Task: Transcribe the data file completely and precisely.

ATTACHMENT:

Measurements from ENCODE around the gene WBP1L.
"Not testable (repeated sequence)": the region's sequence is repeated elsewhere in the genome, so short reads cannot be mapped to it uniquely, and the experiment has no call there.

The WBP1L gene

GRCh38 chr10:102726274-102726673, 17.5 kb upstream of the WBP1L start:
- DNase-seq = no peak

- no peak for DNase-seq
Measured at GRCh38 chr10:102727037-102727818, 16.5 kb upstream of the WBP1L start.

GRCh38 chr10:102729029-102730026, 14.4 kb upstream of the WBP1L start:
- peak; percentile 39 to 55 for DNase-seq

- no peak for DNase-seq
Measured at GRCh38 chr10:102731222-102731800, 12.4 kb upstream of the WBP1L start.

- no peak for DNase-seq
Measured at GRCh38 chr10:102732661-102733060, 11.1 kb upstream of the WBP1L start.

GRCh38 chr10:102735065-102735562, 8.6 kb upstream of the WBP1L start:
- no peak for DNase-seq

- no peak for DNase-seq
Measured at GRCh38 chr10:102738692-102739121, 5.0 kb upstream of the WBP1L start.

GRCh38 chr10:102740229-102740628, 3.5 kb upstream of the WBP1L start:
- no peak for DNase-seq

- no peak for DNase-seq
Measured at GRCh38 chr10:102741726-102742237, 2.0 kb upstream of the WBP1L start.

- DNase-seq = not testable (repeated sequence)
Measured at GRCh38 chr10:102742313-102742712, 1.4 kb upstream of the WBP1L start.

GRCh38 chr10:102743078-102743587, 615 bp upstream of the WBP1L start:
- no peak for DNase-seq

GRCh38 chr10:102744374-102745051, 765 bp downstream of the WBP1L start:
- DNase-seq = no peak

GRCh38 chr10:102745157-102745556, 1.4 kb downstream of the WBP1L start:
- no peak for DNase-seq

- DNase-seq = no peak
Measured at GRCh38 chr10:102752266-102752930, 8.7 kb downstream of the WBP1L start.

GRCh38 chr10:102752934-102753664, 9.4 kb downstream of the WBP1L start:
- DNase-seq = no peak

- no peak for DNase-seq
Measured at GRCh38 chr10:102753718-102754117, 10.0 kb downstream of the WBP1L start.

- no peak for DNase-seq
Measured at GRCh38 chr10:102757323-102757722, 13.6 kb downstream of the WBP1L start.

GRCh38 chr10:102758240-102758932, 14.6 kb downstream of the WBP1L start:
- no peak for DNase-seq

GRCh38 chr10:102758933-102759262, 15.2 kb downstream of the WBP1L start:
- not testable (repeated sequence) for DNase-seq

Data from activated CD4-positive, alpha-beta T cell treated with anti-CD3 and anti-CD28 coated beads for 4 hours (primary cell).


Measurements from ENCODE around the gene WBP1L.
"Not testable (repeated sequence)": the region's sequence is repeated elsewhere in the genome, so short reads cannot be mapped to it uniquely, and the experiment has no call there.

The WBP1L gene

GRCh38 chr10:102726274-102726673, 17.5 kb upstream of the WBP1L start:
- DNase-seq = no peak

- no peak for DNase-seq
Measured at GRCh38 chr10:102727037-102727818, 16.5 kb upstream of the WBP1L start.

GRCh38 chr10:102729029-102730026, 14.4 kb upstream of the WBP1L start:
- peak; percentile 39 to 55 for DNase-seq

- no peak for DNase-seq
Measured at GRCh38 chr10:102731222-102731800, 12.4 kb upstream of the WBP1L start.

- no peak for DNase-seq
Measured at GRCh38 chr10:102732661-102733060, 11.1 kb upstream of the WBP1L start.

GRCh38 chr10:102735065-102735562, 8.6 kb upstream of the WBP1L start:
- no peak for DNase-seq

- no peak for DNase-seq
Measured at GRCh38 chr10:102738692-102739121, 5.0 kb upstream of the WBP1L start.

GRCh38 chr10:102740229-102740628, 3.5 kb upstream of the WBP1L start:
- no peak for DNase-seq

- no peak for DNase-seq
Measured at GRCh38 chr10:102741726-102742237, 2.0 kb upstream of the WBP1L start.

- DNase-seq = not testable (repeated sequence)
Measured at GRCh38 chr10:102742313-102742712, 1.4 kb upstream of the WBP1L start.

GRCh38 chr10:102743078-102743587, 615 bp upstream of the WBP1L start:
- no peak for DNase-seq

GRCh38 chr10:102744374-102745051, 765 bp downstream of the WBP1L start:
- DNase-seq = no peak

GRCh38 chr10:102745157-102745556, 1.4 kb downstream of the WBP1L start:
- no peak for DNase-seq

- DNase-seq = no peak
Measured at GRCh38 chr10:102752266-102752930, 8.7 kb downstream of the WBP1L start.

GRCh38 chr10:102752934-102753664, 9.4 kb downstream of the WBP1L start:
- DNase-seq = no peak

- no peak for DNase-seq
Measured at GRCh38 chr10:102753718-102754117, 10.0 kb downstream of the WBP1L start.

- no peak for DNase-seq
Measured at GRCh38 chr10:102757323-102757722, 13.6 kb downstream of the WBP1L start.

GRCh38 chr10:102758240-102758932, 14.6 kb downstream of the WBP1L start:
- no peak for DNase-seq

GRCh38 chr10:102758933-102759262, 15.2 kb downstream of the WBP1L start:
- not testable (repeated sequence) for DNase-seq

Data from activated CD4-positive, alpha-beta T cell treated with anti-CD3 and anti-CD28 coated beads for 4 hours (primary cell).